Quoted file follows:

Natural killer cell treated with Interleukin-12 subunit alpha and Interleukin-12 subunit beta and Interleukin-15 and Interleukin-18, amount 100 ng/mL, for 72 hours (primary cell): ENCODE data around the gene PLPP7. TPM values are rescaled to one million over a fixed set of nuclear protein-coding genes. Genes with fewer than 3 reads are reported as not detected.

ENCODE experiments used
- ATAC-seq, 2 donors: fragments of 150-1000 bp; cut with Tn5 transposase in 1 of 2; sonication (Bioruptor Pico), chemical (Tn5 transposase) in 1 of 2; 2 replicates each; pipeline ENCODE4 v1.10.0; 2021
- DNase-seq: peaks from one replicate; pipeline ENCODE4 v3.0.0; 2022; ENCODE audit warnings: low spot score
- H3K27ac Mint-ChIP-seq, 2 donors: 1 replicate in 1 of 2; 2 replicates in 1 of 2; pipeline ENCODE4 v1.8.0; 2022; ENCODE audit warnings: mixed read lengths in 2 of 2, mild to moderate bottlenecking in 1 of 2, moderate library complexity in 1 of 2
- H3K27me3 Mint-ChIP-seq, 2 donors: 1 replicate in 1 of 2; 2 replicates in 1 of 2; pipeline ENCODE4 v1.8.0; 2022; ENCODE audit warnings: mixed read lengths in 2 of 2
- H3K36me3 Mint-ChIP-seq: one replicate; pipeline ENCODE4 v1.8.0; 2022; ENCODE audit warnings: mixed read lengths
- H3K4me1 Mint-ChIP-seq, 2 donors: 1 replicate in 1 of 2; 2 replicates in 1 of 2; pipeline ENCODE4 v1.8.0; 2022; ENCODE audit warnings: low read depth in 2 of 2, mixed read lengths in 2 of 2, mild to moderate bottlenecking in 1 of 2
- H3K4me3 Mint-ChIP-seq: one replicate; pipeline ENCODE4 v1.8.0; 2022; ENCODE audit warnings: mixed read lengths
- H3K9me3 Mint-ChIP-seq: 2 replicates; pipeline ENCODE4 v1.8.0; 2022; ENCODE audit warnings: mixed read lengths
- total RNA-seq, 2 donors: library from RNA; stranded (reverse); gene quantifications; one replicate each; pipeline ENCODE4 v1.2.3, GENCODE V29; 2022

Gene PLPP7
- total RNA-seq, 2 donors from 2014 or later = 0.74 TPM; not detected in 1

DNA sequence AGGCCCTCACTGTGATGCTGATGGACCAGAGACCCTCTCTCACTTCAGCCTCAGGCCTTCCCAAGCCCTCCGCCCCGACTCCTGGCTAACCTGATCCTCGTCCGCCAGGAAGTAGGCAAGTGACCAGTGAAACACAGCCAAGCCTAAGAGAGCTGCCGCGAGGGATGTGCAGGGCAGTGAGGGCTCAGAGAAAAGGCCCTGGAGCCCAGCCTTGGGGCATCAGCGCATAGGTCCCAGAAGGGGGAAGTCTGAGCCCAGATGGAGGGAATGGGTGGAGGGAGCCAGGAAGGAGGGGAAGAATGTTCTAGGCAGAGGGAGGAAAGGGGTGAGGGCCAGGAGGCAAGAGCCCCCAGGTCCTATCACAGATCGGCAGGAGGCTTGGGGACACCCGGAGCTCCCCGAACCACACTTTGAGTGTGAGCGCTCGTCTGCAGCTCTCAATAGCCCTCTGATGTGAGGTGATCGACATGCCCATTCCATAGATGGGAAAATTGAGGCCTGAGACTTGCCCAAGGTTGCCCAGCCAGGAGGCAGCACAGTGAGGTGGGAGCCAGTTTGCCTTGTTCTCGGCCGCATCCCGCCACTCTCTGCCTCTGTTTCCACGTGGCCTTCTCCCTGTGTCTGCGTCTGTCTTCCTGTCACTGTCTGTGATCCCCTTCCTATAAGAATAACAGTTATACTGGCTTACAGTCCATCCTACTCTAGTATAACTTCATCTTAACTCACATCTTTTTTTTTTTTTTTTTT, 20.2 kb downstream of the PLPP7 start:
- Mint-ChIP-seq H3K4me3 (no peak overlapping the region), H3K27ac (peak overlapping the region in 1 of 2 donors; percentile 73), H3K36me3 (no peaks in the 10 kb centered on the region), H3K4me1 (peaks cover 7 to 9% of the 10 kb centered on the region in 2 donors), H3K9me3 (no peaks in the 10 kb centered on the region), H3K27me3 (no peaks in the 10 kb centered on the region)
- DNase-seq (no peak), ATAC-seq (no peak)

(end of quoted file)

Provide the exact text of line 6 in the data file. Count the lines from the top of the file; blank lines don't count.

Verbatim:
- H3K27me3 Mint-ChIP-seq, 2 donors: 1 replicate in 1 of 2; 2 replicates in 1 of 2; pipeline ENCODE4 v1.8.0; 2022; ENCODE audit warnings: mixed read lengths in 2 of 2